Council funding: will it all come out in the wash?

24 Jun 13

Local government anxiously awaits the outcome of the Spending Review. But it's not just the overall totals that count, it's also the fairness of the distribution system - and poorer councils are already at a disadvantage

Whether it’s a 10, 11 or 12% cut for local government announced in the Spending Review on Wednesday, the devil will be in the detail for local authorities in the poorest areas of the country.

Beyond the headlines, final decisions on priorities within departmental budgets will be made in what’s referred to as the ‘wash up’ after the announcement. Local authorities know that it has been the funding mechanisms that have often hit as hard as overall quantum changes to budget.

In recent years, the combined impact of the changes in government funding has resulted in the poorest suffering while others gain, and the full impact of these changes is only now beginning to emerge.

At the Special Interest Group of Municipal Authorities (Sigoma), which represents 45 of the most deprived urban authorities outside of London, we have published a report, A Fair Future?, that analyses the true impact of past, present and future cuts across local government. This is the backdrop in which we interpret the true consequences of the Chancellor’s headline figures.

The government’s agenda for growth is built upon a model of rewarding local authorities that display the ability to grow their economies. However, there are not adequate safeguards in place to help lift the weakest economies out of the poverty spiral, nor is there evidence yet that the new funding mechanisms offer incentives to affect local priorities.

Formula grant, the main source of local authority funding, disappeared this year and with it went the link between funding and service need. It was replaced by a combination of support grant and locally retained rates, neither responsive to changes in demands for services nor local demographics.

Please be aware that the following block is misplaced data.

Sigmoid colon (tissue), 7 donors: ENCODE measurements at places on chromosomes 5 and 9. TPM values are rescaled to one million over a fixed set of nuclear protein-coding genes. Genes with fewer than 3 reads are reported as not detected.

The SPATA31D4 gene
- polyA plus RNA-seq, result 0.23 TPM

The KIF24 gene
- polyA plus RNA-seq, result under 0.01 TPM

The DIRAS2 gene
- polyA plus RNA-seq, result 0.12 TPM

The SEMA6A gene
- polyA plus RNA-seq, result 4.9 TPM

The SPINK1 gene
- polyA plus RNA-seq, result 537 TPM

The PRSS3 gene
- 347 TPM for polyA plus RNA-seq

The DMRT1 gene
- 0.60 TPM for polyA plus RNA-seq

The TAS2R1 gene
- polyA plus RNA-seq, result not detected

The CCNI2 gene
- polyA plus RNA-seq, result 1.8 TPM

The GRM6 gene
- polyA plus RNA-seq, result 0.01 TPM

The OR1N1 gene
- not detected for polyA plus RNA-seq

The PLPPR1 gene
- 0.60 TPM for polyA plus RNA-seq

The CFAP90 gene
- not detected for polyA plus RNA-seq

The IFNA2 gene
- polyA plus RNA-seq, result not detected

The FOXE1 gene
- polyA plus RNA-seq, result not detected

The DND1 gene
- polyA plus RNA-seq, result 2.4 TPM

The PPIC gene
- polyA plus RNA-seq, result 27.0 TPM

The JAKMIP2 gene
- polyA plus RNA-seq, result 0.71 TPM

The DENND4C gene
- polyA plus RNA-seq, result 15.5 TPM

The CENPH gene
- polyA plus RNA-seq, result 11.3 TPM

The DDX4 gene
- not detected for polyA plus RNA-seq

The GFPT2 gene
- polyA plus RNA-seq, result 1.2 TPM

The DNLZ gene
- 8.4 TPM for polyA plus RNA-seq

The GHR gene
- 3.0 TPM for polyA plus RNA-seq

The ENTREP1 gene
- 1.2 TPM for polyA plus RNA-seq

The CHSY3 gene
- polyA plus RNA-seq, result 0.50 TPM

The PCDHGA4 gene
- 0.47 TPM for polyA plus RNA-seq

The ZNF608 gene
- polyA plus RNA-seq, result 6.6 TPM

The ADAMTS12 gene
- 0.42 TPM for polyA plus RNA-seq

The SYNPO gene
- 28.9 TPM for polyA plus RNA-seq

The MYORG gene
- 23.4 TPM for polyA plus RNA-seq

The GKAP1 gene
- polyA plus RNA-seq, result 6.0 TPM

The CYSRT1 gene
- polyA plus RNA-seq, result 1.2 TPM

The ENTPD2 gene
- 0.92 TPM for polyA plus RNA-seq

The New Homes Bonus scheme rewards councils that encourage and enable new builds in their areas. However, the funding for this has been taken from a grant that was previously allocated according to levels of need. According to estimates, authorities in the Sigoma group lose 11.8% of funding as a result, while those in the South East gain 7.3%. This imbalance was surely no surprise to the architects of the policy.

The business rates retention mechanism itself is funded by grants that were previously allocated according to need. Authorities become dependent on the growth in business rates raised locally. Weaker economies, which are less able to increase their business rates in line with government estimates, will lose out. Estimates suggest that Sigoma authorities lose out by 1.5 times the national rate.

Council tax support is now the responsibility of councils, which must devise their own local schemes paid for by a fixed grant from government. The grant was cut by 11.4% in cash terms which, when passed onto working-age claimants, equates to between 16% and 20% per claimant.

For poor authorities with a high number of claimants, the cut represents a much greater proportion of council budgets than in more prosperous areas. In Liverpool, the cut represents over 3% of council tax requirement, whilst to Wokingham the cut is less than 0.75%.

Welfare reform will hit the poorest hardest. Estimates of the consequences of welfare reform by Sheffield Hallam University showed wide variations across the country. In the North West the loss per head by 2014-15 is estimated at £560, whilst in the South East it is £370.

The collective impact of these inequalities amount to a difference of more than £900 between the winners and losers. This inequality was recognised earlier this month by the Public Accounts Committee.

Put simply, the current course of implementing cuts is not sustainable without risking failure in service delivery for the most vulnerable in society. This was the message from council leaders who, in an open letter last week, warned that local government risks becoming unsustainable if further cuts are introduced in the spending review.

On Wednesday we will receive the headline figure for cuts to vital services. Whatever funding remains, it is vital for the sustainability of the poorest areas that it is distributed fairly across the country.

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